Empathetic listening is the most challenging form of listening and occurs when we try to understand or experience what a speaker is thinking or feeling. Empathetic listening is distinct from sympathetic listening.

What are the challenges of listening? ›

Contributing factors include the speaker talking quickly, background noise, a lack of visual clues (such as on the telephone), the listener's limited vocabulary, a lack of knowledge of the topic, and an inability to distinguish individual sounds.

What is 4 the most challenging form of listening is critical listening? ›

Empathetic listening is the most challenging form of listening and occurs when we try to understand or experience what a speaker is thinking or feeling. Empathetic listening is distinct from sympathetic listening.

What is an example of ineffective listening? ›

Types of Ineffective Listening

stage hogging listening: turning conversation to oneself. selective listening: responding only to content of particular interest. insulated listening: ignoring or avoiding a topic. defensive listening: taking comments personally.

What are the barriers to poor listening? ›

External Listening Barriers

External barriers include: Noise. Any external noise can be a barrier, like the sound of equipment running, phones ringing, or other people having conversations. Visual distractions.

What are some signs of bad listening skills? ›

Signs you are a bad listener
  • interrupting or speaking over others.
  • planning what you will say when the other person talks.
  • or thinking about other things entirely until it's your turn.
  • matching every story someone tells with your own, 'better' version.
  • never allowing pauses in conversation.
Nov 20, 2019

What are the 5 skills for improved listening? ›

  • Five skills for improved listening. 3m 4s.
  • Recall details. 2m 16s.
  • Understand the big picture. 2m 29s.
  • Evaluate content. 2m 54s.
  • Attune to subtle cues. 3m 19s.
  • Listen with empathy. 2m 57s.
  • When and how to listen. 5m 27s.

What are 3 dangers for not listening? ›

Here are four dangers of not listening:
  • You lose touch with those you serve. Why do you lead? ...
  • You lose the heart of those you lead. The act of listening itself — even before you take any action — builds trust and loyalty. ...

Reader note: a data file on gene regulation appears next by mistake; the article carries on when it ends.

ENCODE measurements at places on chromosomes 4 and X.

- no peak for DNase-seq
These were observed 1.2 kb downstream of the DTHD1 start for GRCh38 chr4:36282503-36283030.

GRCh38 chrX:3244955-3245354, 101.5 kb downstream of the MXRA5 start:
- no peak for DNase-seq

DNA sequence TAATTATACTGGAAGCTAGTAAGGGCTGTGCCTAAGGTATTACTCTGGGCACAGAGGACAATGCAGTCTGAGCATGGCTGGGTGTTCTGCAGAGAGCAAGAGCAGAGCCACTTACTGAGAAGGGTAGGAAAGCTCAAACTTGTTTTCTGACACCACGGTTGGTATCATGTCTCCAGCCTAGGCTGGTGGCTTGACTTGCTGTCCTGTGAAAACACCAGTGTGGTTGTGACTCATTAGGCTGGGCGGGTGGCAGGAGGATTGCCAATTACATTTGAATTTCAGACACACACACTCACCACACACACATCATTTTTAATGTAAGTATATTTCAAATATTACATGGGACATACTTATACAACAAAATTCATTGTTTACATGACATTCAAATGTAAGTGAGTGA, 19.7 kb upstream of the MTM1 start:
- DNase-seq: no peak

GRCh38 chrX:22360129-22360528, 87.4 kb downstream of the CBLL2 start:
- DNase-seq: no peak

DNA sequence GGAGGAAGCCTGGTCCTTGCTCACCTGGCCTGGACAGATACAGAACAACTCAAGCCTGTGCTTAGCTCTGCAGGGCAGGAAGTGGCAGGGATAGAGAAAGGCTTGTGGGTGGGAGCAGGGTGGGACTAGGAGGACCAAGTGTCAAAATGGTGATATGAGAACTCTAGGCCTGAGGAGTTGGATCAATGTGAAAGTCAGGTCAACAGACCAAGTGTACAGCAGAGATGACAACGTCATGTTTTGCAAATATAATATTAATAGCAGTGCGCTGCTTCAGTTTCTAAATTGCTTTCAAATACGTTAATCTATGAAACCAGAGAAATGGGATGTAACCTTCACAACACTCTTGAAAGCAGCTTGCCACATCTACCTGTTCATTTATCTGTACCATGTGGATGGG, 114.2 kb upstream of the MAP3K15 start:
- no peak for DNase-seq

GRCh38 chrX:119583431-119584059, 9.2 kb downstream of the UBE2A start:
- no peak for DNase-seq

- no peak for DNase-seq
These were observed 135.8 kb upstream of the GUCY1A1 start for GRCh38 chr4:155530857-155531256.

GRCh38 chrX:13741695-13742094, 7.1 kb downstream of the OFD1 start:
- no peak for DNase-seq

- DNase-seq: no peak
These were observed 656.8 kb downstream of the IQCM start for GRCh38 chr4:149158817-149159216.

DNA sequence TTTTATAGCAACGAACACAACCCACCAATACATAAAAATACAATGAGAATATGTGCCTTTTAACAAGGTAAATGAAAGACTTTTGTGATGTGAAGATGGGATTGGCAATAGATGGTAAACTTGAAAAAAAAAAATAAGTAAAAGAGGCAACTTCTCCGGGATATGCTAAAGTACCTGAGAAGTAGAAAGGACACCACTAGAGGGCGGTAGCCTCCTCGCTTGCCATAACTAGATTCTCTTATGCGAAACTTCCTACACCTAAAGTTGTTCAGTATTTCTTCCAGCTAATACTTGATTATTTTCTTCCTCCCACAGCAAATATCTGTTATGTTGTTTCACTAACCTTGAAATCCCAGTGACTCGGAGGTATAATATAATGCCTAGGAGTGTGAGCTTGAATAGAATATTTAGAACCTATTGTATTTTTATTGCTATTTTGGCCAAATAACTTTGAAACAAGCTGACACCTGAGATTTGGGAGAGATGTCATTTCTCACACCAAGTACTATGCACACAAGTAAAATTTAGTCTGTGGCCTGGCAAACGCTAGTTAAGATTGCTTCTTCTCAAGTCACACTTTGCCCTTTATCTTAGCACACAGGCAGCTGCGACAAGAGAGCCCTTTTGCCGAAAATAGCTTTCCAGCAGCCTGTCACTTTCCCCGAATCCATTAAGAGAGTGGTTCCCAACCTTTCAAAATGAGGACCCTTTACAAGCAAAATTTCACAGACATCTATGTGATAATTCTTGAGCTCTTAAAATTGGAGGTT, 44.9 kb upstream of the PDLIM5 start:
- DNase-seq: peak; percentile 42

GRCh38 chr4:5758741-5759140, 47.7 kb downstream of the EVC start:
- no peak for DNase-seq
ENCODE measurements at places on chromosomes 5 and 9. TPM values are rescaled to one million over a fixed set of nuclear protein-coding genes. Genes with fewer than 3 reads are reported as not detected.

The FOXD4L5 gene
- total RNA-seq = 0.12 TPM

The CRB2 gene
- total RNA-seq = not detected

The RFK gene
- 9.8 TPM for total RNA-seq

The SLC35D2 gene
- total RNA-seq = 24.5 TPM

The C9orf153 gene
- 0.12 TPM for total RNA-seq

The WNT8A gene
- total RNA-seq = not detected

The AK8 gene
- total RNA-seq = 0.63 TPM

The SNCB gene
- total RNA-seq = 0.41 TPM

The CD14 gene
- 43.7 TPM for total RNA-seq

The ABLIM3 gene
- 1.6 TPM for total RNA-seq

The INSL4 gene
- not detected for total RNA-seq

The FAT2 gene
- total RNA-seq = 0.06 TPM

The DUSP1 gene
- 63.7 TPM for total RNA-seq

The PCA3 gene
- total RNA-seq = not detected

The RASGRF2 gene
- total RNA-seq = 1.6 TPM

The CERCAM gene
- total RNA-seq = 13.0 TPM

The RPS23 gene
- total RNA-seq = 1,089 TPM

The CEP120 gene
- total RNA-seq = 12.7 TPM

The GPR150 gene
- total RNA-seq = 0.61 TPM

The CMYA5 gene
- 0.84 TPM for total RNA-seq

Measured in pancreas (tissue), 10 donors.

• You miss the opportunity to impact change. ...
  • You will lose your leadership voice.
Mar 8, 2017

Which might mean that you are not listening? ›

If you're trying to speak to someone who's tapping their feet, moving around, constantly touching their hair, adjusting the hemline of their skirt, or otherwise fidgeting, they probably aren't paying attention.

What are at least 3 important reasons why we listen? ›

10 Reasons Why Listening Is Important
  • #1 Listening builds trust.
  • #2 Listening reduces misunderstandings.
  • #3 Listening helps eliminate conflict.
  • #4 Listening encourages empathy.
  • #5 Listening improves romantic relationships.
  • #6 Listening improves business relationships.
  • #7 Listening helps deepen your friendships.

What is the problem of not listening? ›

Poor listening leads to assumptions and misunderstandings. These lead to errors, ineffective decisions, and/or costly mistakes. On a personal level, poor listening leads to hurt feelings and a loss of team cohesion. This deteriorates trust and weakens communication even further.

What is an example of not truly listening? ›

Being distracted - fidgeting, doodling, looking at a watch, yawning. Inappropriate expressions and lack of head nods. Often when a listener is engaged with a speaker, they nod their head. This is usually an almost subconscious way of encouraging the speaker and showing attention.

What are the 4 purposes of listening? ›

The listening process involves four stages: receiving, understanding, evaluating, and responding.

What are the 4 main ways to listen? ›

4 Types of Listening
  • Deep Listening. Deep listening occurs when you're committed to understanding the speaker's perspective. ...
  • Full Listening. Full listening involves paying close and careful attention to what the speaker is conveying. ...
  • Critical Listening. ...
  • Therapeutic Listening.

What are the 7 barriers to listening? ›

Common Barriers to Effective Listening
  • Physical and Environmental Barriers. ...
  • Cultural Barriers. ...
  • Emotional and Psychological Barriers. ...
  • Physiological Barriers. ...
  • Language Barriers. ...
  • Making Assumptions. ...
  • Too Much Information. ...
  • Tone of Voice.
Sep 22, 2022

What are the four barriers to listening? ›

We'll discuss four barriers to effective listening: information overload, prejudice or prejudging, rate of speech and thought, and internal and external distractions.